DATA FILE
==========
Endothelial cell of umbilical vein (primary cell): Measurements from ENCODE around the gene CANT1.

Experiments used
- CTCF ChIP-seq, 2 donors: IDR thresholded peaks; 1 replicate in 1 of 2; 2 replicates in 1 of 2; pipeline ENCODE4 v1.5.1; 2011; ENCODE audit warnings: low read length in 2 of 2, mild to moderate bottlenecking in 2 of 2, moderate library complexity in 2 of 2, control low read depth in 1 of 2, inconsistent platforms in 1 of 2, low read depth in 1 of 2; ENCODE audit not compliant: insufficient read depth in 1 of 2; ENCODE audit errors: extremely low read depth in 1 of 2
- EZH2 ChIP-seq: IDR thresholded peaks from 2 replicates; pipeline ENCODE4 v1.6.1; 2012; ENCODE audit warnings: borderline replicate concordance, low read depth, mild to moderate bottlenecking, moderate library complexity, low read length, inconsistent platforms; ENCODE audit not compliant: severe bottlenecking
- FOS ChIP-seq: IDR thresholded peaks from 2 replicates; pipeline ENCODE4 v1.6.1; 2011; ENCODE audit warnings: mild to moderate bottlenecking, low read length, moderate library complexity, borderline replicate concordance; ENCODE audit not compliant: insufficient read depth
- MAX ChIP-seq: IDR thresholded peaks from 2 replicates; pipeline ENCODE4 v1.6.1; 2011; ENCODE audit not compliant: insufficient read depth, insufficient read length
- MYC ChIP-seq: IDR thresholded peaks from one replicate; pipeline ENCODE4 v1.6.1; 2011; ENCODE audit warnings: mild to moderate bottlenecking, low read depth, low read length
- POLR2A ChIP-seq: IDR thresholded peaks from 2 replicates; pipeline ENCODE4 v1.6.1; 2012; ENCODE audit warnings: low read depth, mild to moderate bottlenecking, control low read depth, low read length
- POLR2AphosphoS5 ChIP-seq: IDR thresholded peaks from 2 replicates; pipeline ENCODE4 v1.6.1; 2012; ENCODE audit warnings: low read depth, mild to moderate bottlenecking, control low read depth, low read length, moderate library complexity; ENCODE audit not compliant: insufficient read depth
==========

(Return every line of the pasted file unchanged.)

Endothelial cell of umbilical vein (primary cell): Measurements from ENCODE around the gene CANT1.

Experiments used
- CTCF ChIP-seq, 2 donors: IDR thresholded peaks; 1 replicate in 1 of 2; 2 replicates in 1 of 2; pipeline ENCODE4 v1.5.1; 2011; ENCODE audit warnings: low read length in 2 of 2, mild to moderate bottlenecking in 2 of 2, moderate library complexity in 2 of 2, control low read depth in 1 of 2, inconsistent platforms in 1 of 2, low read depth in 1 of 2; ENCODE audit not compliant: insufficient read depth in 1 of 2; ENCODE audit errors: extremely low read depth in 1 of 2
- EZH2 ChIP-seq: IDR thresholded peaks from 2 replicates; pipeline ENCODE4 v1.6.1; 2012; ENCODE audit warnings: borderline replicate concordance, low read depth, mild to moderate bottlenecking, moderate library complexity, low read length, inconsistent platforms; ENCODE audit not compliant: severe bottlenecking
- FOS ChIP-seq: IDR thresholded peaks from 2 replicates; pipeline ENCODE4 v1.6.1; 2011; ENCODE audit warnings: mild to moderate bottlenecking, low read length, moderate library complexity, borderline replicate concordance; ENCODE audit not compliant: insufficient read depth
- MAX ChIP-seq: IDR thresholded peaks from 2 replicates; pipeline ENCODE4 v1.6.1; 2011; ENCODE audit not compliant: insufficient read depth, insufficient read length
- MYC ChIP-seq: IDR thresholded peaks from one replicate; pipeline ENCODE4 v1.6.1; 2011; ENCODE audit warnings: mild to moderate bottlenecking, low read depth, low read length
- POLR2A ChIP-seq: IDR thresholded peaks from 2 replicates; pipeline ENCODE4 v1.6.1; 2012; ENCODE audit warnings: low read depth, mild to moderate bottlenecking, control low read depth, low read length
- POLR2AphosphoS5 ChIP-seq: IDR thresholded peaks from 2 replicates; pipeline ENCODE4 v1.6.1; 2012; ENCODE audit warnings: low read depth, mild to moderate bottlenecking, control low read depth, low read length, moderate library complexity; ENCODE audit not compliant: insufficient read depth